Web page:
00:15 Pre-print study looking at outcomes for original vaccines and randomized booster combinations in the United States
    01:53 Side effects for various boosters given to patients with either J&J, Moderna, Pfizer original vaccines
    05:46 Preliminary booster efficacy data: how well do IgG bind to SARS-CoV-2 spike proteins?
    10:29 Preliminary data from Pfizer-BioNTech: Efficacy of a booster on top of fully vaccinated people in randomized, placebo-controlled trial


    Roger Seheult, MD is the co-founder and lead professor at
    He is Board Certified in Internal Medicine, Pulmonary Disease, Critical Care, and Sleep Medicine and an Associate Professor at the University of California, Riverside School of Medicine.


    LINKS / REFERENCES:

    Pfizer And BioNTech Announce Phase 3 Trial Data Showing High Efficacy Of A Booster Dose Of Their COVID-19 Vaccine (Pfizer) |

    Heterologous SARS-CoV-2 Booster Vaccinations - Preliminary Report (medRxiv) |

    All coronavirus updates are at MedCram.com (including more discussion on the COVID delta variant, vaccine passport, and more).


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    MedCram medical videos are for medical education and exam preparation, and NOT intended to replace recommendations from your doctor.

    #COVID19 #SARSCoV2 #Coronavirus

  • Concerns Over Johnson & Johnson Vaccine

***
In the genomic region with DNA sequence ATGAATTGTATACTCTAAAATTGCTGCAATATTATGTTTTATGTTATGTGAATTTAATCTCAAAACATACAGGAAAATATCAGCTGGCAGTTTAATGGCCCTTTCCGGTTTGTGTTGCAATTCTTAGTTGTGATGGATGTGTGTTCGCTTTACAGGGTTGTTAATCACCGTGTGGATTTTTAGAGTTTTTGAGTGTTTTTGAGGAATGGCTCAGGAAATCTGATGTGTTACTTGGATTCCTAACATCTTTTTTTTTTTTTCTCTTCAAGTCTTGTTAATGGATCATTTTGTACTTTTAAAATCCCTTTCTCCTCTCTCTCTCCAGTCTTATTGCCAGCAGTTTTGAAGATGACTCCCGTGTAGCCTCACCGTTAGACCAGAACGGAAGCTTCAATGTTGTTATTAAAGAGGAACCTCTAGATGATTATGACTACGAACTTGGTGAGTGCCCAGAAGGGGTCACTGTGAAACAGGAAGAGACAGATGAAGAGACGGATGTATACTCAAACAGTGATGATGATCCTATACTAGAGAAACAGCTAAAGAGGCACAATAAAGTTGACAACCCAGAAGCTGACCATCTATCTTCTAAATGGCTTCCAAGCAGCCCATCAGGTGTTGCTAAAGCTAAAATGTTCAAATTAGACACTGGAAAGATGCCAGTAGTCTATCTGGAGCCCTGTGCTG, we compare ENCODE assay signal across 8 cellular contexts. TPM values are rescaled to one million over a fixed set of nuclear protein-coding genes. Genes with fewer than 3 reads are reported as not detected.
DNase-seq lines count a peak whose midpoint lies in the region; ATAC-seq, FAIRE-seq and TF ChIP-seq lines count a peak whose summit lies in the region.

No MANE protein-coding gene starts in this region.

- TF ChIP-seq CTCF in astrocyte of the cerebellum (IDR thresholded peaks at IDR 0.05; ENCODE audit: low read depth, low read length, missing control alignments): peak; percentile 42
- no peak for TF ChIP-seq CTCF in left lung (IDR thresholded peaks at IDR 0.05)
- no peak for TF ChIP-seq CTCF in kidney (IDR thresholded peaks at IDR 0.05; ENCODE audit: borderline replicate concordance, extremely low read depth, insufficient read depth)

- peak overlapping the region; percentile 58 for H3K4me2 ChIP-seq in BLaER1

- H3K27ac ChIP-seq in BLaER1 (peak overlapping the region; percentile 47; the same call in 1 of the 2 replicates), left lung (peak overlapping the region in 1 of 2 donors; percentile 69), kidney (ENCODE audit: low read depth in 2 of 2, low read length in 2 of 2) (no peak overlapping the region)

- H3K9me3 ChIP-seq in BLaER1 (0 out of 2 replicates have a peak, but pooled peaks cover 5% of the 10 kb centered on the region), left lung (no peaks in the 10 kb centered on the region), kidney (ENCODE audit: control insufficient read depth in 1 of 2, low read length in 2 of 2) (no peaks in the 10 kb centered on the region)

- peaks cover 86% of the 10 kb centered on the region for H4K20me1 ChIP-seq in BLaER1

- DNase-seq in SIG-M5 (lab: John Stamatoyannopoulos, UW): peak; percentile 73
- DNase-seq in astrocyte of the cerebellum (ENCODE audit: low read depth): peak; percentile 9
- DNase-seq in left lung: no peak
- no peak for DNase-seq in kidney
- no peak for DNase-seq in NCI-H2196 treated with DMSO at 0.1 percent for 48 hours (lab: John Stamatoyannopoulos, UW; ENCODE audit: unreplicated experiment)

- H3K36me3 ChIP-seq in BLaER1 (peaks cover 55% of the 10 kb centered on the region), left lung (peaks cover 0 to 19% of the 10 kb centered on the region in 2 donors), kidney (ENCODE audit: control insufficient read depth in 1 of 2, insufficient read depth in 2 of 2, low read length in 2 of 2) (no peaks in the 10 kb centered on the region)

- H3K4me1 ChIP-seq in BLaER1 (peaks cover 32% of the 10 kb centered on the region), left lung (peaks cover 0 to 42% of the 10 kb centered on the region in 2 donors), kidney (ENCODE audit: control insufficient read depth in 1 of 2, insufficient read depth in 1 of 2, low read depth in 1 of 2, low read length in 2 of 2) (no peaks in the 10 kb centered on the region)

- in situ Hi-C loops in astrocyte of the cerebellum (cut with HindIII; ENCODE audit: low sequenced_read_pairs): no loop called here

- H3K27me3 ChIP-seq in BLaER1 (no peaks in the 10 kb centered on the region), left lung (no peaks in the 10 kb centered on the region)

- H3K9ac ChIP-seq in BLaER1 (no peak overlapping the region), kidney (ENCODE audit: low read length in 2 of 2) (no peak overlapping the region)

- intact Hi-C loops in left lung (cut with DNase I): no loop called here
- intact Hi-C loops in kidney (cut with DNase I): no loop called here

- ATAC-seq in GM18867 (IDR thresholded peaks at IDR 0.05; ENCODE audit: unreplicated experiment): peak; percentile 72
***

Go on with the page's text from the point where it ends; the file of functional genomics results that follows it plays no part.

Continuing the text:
1:54

    The FDA and the CDC have recommended pausing the use of Johnson & Johnson vaccine after reports of rare blood clots. What symptoms should you look for if you receive this vaccine? NBC Bay Area’s Raj Mathai talks to experts about concerns over this specific vaccine.

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  • Covid-19 vaccines: Moderna vs. Pfizer vs. Johnson & Johnson comparison

    8:24

    We asked Dr. Stephen Thomas, chief of Infectious Diseases at SUNY Upstate Medical University, what we need to know about the vaccines right now and what we could learn in the coming months.

    Watch the video for a deeper explanation about the three vaccines currently available in the U.S. — Moderna, Pfizer/BioNTech and Johnson & Johnson. Moderna and Pfizer are messenger RNA, or mRNA vaccines and Johnson & Johnson is a viral vector vaccine. All three are designed to protect against Covid-19.

    According to the CDC, rather than inject the body with a weakened version of the coronavirus, these vaccines teach the body to make a protein which triggers an immune response. It’s those antibodies that our bodies produce that help keep us safe when confronted with the actual virus.

    Side Effects
    The mRNA vaccines have been administered to over 80 million people in the United States and they are safe and effective, Thomas said. Thomas was the lead principal investigator for the worldwide Pfizer/BioNTech vaccine trial.

    In data from the trials, Thomas noted, “The safety profile of these vaccines are all pretty similar, most people will experience some kind of pain at the site the vaccine was injected and most people say the pain is mild to moderate.

    Dr. Thomas also mentioned these other common side effects:
    • Mild to moderate headache
    • Mild to moderate fatigue
    • 30 to 40 percent of people might have muscle aches or joint pain
    • About ten to fifteen percent of people might develop a fever

    “The good news is if it’s going to happen to you, because it doesn’t happen to everyone, it happens pretty soon after you get vaccinated and once it starts it goes away within a couple of days,” Thomas said.

    “With Pfizer and Moderna rolling out over 80 million doses of vaccine the side effects continue to be the same as the data from the trials and we aren’t seeing any new side effects or more severe side effects,” he added.